Chapter One: Doc, what information is on a food label?

All packaged foods are required by national and international laws to have a list of all ingredients on the packaging. This information is contained on a nutritional information panel and is listed in descending order of quantity.

A nutritional information panel shows the energy content and the main nutrients in one serve and in 100 grams (usually written as 100 g) of the product. Energy content is shown in either kilojoules or calories or both. It also shows the number of servings in one package and the serving size in grams. It is important to point out here that the serving size as stated on the label is not necessarily the same as an individual would choose. An example of a nutritional information panel is shown below.

Figure 1.0. An example of a nutritional information panel*.

Nutrition Information

Servings per package: 2

Serving size: 125g

Nutrient Per serve Per 100g
Energy 560 kJ

134 cal

447 kJ

107 cal

Protein 14.1 g 11.3 g

– total

– saturated


6.8 g

4.4 g


5.4 g

3.5 g


– total

– sugars


3.3 g

4.4 g


2.6 g

3.5 g

Sodium 524 mg 419 mg
Calcium 75 mg (9% RDI) 60 mg

*This table is adapted from Philips et al, Medicine Today, January 2007, Vol. 8, No.1, pp 61.

Nutrients that must be included are protein, fat (total and saturated), carbohydrate (total and sugars) and sodium (salt). It is also mandatory for manufacturers to include other nutrients that are used in marketing claims (E.g. dietary fibre). Sometimes the percentage daily intake of nutrients is included. The daily intake is based on an average adult diet of 8700 kJ. This information is optional and is up to the manufacturer to provide the information on the food label.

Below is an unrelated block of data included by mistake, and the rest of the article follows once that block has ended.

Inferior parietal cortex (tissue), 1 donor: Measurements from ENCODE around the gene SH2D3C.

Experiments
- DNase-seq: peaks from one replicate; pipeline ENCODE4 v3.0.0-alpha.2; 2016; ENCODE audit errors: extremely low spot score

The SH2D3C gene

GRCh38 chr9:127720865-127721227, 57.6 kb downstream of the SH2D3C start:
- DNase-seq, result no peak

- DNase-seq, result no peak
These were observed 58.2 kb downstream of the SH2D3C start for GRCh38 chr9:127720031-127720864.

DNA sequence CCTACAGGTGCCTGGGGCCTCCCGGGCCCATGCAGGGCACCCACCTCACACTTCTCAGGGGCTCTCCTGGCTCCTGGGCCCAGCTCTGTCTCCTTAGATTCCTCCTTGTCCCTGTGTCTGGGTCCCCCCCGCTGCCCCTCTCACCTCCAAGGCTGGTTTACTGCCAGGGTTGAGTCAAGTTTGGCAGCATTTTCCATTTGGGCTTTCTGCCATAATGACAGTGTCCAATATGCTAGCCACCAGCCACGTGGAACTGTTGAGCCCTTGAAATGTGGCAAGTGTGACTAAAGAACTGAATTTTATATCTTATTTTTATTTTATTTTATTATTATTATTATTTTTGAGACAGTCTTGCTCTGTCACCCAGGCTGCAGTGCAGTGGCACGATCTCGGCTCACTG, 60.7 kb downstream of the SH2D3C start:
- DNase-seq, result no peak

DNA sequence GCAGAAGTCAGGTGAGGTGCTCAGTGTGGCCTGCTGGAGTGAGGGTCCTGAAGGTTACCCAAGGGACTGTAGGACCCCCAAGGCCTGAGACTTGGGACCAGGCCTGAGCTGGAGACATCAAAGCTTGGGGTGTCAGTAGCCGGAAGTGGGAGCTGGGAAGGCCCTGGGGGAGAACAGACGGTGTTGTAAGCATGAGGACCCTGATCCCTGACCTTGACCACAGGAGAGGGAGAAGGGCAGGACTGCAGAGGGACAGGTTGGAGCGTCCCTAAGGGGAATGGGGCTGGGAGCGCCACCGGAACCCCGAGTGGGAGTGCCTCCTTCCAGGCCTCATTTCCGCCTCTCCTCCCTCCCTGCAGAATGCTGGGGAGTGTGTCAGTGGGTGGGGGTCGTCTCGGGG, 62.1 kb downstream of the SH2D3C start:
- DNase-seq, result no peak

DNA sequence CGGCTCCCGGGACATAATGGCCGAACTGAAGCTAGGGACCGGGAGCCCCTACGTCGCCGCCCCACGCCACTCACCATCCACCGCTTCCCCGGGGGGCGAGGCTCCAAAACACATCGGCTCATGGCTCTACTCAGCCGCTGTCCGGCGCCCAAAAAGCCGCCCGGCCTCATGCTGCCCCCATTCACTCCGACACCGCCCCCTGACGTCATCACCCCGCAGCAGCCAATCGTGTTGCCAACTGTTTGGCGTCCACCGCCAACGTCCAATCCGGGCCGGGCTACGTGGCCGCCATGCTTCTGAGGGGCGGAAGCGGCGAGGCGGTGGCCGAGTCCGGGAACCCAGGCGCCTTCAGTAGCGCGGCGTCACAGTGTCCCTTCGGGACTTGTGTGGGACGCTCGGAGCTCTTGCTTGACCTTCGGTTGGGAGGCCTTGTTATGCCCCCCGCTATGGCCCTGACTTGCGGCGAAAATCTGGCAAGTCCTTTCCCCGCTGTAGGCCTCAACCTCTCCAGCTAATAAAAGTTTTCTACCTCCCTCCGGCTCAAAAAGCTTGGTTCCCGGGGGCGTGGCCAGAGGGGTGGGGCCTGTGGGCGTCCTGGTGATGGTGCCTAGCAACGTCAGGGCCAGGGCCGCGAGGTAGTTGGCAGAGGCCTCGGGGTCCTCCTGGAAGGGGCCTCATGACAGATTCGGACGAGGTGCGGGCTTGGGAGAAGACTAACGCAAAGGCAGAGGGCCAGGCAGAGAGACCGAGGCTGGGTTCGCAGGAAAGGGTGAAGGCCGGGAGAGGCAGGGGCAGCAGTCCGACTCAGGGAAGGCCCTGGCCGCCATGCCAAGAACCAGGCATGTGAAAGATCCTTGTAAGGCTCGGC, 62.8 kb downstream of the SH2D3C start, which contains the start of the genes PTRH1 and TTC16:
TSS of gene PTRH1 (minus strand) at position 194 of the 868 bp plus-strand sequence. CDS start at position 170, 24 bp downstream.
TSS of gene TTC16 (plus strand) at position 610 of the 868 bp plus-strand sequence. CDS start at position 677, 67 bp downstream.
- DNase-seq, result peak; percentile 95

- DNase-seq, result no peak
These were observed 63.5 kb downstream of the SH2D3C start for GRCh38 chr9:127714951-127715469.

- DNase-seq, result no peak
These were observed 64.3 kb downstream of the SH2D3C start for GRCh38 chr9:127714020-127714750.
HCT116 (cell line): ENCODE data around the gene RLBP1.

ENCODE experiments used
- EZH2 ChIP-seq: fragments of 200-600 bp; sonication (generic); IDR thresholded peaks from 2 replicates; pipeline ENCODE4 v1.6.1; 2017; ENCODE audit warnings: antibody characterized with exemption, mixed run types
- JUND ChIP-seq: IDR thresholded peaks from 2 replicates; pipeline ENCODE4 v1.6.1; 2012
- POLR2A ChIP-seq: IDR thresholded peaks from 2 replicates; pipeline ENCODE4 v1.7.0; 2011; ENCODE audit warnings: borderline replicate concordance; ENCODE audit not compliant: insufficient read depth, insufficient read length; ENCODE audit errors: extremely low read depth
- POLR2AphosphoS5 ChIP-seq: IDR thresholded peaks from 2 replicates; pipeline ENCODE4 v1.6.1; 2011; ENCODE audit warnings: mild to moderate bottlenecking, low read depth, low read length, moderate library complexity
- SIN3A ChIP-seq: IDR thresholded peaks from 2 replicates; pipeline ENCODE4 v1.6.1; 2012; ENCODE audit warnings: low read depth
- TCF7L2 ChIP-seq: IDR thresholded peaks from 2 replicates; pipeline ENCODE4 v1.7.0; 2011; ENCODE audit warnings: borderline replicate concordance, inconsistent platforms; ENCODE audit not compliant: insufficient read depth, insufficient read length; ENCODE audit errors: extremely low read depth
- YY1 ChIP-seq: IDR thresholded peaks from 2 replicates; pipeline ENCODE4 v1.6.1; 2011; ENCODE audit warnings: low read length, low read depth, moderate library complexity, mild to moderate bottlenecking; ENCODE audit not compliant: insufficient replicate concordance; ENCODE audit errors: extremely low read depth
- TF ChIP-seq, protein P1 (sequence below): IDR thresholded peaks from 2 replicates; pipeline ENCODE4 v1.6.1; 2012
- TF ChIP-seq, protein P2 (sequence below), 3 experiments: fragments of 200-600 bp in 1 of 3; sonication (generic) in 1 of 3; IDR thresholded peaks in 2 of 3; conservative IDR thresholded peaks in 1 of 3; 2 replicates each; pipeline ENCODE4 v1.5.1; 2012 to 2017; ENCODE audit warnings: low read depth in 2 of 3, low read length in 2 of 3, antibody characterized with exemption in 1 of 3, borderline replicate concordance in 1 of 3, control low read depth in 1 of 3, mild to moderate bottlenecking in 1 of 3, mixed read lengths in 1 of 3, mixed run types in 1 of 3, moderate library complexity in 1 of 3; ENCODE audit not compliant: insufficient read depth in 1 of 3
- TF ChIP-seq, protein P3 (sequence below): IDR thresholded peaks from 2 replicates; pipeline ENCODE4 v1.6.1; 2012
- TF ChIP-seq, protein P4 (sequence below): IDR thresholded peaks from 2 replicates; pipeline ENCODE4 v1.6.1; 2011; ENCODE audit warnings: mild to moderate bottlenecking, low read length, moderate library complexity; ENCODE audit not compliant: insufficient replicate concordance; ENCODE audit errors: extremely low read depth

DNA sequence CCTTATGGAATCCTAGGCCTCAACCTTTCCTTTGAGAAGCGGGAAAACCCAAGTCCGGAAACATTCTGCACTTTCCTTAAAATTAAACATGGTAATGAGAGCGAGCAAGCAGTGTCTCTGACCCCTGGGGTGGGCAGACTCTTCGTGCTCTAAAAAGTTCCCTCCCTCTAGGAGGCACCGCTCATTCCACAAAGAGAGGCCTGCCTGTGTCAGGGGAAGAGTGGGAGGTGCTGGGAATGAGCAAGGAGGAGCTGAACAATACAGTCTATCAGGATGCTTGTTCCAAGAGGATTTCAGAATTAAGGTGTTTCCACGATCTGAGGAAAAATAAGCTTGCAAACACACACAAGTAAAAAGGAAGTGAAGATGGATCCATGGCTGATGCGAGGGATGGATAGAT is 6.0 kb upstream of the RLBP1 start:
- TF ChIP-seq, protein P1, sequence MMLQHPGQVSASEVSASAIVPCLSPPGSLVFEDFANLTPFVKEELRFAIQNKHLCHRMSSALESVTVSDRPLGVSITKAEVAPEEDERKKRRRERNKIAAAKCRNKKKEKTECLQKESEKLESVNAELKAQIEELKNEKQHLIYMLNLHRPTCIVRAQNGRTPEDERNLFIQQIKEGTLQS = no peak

The ‘per 100 g’ column relates to the nutritional content in 100 grams. Use this column to compare different products. The ‘per serve’ relates to nutritional content in one serve. As mentioned the manufacturer’s serving size may not be the same as the consumers’. There is also variation between brands concerning the serving size. It is therefore best to use the ‘per 100 g’ column when comparing the nutritional content of different products or when comparing brands.

There are some foods that are not required to provide nutritional information. These include fresh fruit, vegetables, foods that are not sold in packages, foods that are packed in small packages (less than 100 cm2), single ingredient foods and foods that are made and packaged on the premises from which it is sold (E.g. at fast food outlets and kai bars).






About rodney itaki

I am a medical doctor from Papua New Guinea. My posts focuses on current and emerging health issues in PNG.
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